The Italian Classic Dessert
It was close to my last day in Lucca while visiting my cousin Roberto, that one of the secrets of an Italian classic dessert was revealed to me. One of the family’s favorite gelato shops was on the other side of town, and Roberto was determined I was not to leave without sampling their artisan gelato. Of course we all know that not all gelato is the same. This recipe was from the artisan book all right and it was hard to choose among their myriad of flavors. Rich with egg custard as the base, the gelato was just the ticket at the end of this warm and wonderful sightseeing day.
With my two selected flavors in hand, I strolled around the pasticceria to have a look see at the dozens and dozens of decorated pastries and other delicacies in the mirrored showcases. Chocolates galore, and candles made to look like cameras and telephones!
But I digress, I need to tell the tiramisù secret.
At the end of a long aisle of cakes decorated with unbelievable confections, sat the king of desserts with all of its sumptuous layers vividly showcased. Who could resist? I looked more closely. There it was, as vividly as the cakes were beautiful, the layers in the tiramisù were made of the largest ladyfingers I’d ever seen. For years I had made my tiramisù with sponge cake so that we could have some cake in the mix, not just melted small ladyfingers and a lot of whipped cream. I honestly had never seen large biscottoni like this in our local stores.
This was the secret, to use larger ladyfingers called “Savoiardi” (no I can’t pronounce it).
I did find them in the couple of days I had left when I returned to Florence, at the elegant Rinascente Department Store in their gourmet grocery section. Chocolate and Vanilla Biscottoni they were called. They made it home without a crumble and the tiramisù I made using them was raved over by all. I agree the homemade biscuits made all the difference.
When I went to find the biscuits via Google, I was surprised at the number of recipes, not stores that came up, and used the recipe below with a couple alterations. And as though by magical ESP, the next time I went shopping, the larger “Savoiardi” were in the local grocery store!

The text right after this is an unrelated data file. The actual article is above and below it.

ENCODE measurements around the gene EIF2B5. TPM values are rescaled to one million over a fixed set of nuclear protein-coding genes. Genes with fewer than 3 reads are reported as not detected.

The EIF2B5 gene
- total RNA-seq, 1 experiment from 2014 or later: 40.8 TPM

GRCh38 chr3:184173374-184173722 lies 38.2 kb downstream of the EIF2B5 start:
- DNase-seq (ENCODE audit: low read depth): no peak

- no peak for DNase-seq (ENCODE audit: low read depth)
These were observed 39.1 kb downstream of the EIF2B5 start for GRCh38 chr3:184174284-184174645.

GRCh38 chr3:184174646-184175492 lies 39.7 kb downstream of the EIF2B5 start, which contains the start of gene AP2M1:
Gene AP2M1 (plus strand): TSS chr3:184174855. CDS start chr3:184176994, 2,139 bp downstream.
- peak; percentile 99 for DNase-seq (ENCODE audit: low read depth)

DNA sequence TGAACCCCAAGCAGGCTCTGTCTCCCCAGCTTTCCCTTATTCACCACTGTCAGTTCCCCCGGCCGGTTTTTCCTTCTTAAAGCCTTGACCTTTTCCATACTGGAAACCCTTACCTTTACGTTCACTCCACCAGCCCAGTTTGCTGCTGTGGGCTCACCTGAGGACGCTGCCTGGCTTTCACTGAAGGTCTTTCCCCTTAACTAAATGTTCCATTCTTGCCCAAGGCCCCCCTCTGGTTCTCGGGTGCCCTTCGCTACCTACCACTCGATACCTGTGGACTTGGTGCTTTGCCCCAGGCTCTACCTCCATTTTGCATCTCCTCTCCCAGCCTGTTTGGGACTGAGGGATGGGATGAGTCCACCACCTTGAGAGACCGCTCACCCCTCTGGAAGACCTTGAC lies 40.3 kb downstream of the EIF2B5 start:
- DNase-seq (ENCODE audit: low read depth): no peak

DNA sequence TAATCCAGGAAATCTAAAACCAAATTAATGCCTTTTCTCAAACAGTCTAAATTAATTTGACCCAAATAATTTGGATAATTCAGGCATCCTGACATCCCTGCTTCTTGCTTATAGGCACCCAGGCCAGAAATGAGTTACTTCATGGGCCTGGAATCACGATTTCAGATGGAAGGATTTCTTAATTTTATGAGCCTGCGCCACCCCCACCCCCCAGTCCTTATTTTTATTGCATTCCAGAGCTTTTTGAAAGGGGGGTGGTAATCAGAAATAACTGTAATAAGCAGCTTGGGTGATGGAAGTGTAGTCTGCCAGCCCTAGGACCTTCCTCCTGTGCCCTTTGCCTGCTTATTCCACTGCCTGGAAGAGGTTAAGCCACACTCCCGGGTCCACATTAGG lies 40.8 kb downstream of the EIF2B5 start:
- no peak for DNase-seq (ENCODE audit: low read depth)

3 large organic eggs (room temperature and separated)
½ c granulated sugar (divided)
pinch of salt
1 tsp. vanilla extract
2 tsp. lemon juice (divided)
2 tsp. grated lemon or orange zest
½ c cake flour (sifted)
2 T potato starch
powdered sugar for dusting
Preheat oven to 350º. Line two baking sheets with parchment paper. Prepare pastry bag (1/2” tip) or heavy plastic bag for piping.
- In a medium bowl, beat the egg whites, 1/4 c of sugar and 1 teaspoon of lemon juice until stiff peaks form.
- In another bowl, beat the egg yolks with the remaining sugar, citrus zest, vanilla extract, 1 teaspoon of lemon juice and salt until thick and light yellow.
- Sift the flour and potato starch over the egg mixture and gently fold it in with a rubber spatula until smooth and well combined.
- Gently fold in the egg whites.
- Transfer half of the batter to the prepared piping bag. Pipe the batter into lines about4” long, keeping distance between them. Don’t worry if the ladyfingers are not shaped perfectly.
- Repeat with the rest of the batter.
- Sprinkle the cookies lightly with powdered sugar. Let them rest for about 5 minutes and sprinkle again with powdered sugar
- Place the baking sheet in the oven and bake for about 15 minutes until lightly golden.
Let the ladyfingers cool for a few minutes then release them from the parchment paper, with a flat spatula
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